At the Union of Concerned Scientists blog All Things Nuclear, David Wright writes that:
"the Obama administration's approach to missile defense has been particularly disappointing -- and is potentially dangerous. Originally the administration said it would require missile defenses to be 'proven,' . . . So it was surprising when (a) the administration’s Ballistic Missile Defense . . . Review stated that 'The United States is currently protected against limited ICBM [intercontinental ballistic missile] attacks,' and (b) the President called the Aegis missile defense system 'proven' in the announcement of his proposed European system in September 2009."
"Neither of these statements are [sic] true in any meaningful sense. Neither the Aegis system nor the Ground-Based Midcourse Defense (GMD) system fielded in Alaska and California has been subjected to realistic tests against the kind of attacks and under the conditions you would expect in the real-world."
Wright goes into more detail.
The Pentagon is using sleight of hand: it is defining the "threat" very narrowly. [It] has defined a "limited missile attack" as an attack by a limited number of missiles, and by missiles that have no countermeasures. . . . But it makes no sense to assume that North Korea, Iran, or any other country would spend years developing a long-range missile to hit the U.S. . . . and not have some of its aerospace engineers also design countermeasures that would make the missiles effective against [U.S. missile defense. After all] effective decoys and other countermeasures can be built with less sophisticated technology than is needed for a long-range missile and nuclear warhead. [Emphasis added.]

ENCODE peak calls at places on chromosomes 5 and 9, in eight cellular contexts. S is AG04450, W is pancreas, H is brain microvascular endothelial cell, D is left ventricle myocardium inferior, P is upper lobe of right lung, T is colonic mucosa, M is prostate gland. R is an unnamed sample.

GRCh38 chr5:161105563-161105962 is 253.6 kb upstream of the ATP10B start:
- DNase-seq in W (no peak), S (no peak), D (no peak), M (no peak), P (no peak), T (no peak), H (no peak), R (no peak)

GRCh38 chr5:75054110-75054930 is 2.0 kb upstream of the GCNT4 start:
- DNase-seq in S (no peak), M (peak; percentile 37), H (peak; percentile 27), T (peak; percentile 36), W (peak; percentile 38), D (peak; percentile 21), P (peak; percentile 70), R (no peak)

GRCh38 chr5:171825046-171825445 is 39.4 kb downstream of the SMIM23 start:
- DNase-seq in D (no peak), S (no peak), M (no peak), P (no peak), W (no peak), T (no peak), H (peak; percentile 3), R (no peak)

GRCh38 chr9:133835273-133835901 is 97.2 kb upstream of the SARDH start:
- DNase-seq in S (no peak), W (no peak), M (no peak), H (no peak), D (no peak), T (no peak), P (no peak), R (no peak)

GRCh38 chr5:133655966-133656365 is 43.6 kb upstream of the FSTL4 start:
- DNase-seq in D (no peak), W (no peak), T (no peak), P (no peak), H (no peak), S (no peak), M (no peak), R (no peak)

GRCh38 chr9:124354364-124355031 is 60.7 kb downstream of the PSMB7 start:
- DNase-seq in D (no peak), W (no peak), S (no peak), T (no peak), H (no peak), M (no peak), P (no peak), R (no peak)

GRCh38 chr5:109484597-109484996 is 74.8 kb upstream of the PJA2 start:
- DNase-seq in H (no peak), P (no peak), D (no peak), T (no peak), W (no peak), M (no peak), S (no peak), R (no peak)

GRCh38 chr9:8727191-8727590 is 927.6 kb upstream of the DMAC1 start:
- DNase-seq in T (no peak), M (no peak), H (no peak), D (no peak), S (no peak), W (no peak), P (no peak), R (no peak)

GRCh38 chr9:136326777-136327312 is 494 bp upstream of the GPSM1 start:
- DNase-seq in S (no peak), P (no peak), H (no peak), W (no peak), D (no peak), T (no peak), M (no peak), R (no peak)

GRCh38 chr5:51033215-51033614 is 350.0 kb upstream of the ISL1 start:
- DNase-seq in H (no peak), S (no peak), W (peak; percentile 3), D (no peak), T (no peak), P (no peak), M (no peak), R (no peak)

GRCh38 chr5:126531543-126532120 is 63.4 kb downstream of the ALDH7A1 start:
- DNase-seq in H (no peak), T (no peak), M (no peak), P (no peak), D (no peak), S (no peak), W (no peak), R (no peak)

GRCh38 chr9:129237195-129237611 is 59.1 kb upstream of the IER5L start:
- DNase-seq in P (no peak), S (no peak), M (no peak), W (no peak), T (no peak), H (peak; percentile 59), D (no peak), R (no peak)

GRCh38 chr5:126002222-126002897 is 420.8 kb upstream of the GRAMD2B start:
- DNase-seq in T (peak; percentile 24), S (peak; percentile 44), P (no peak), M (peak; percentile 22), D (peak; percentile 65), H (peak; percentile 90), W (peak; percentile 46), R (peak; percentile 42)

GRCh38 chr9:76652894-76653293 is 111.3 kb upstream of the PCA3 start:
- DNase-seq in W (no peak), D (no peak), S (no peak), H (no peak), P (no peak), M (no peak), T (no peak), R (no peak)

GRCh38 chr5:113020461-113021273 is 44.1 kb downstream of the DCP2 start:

Then Wright demonstrates the threat that hyping missile defense can pose to national security.
First, if military and political leaders believe they have defensive capabilities that they do not in fact have, that can lead them to make bad decisions. For example, if [they mistakenly believe that] they have effective anti-missile systems it may encourage them to take aggressive actions that are in fact likely to make another country launch missiles at them.
[Second] the claim that Aegis is "proven" has led officials to believe the U.S. should buy and deploy many hundreds of Aegis interceptors before they have actually been shown to be effective.
Wright sums up:
It would be ironic if the administration's real steps to reduce nuclear threats to the United States were derailed . . . by its pursuit of a system with known shortcomings that has yet to undergo realistic testing.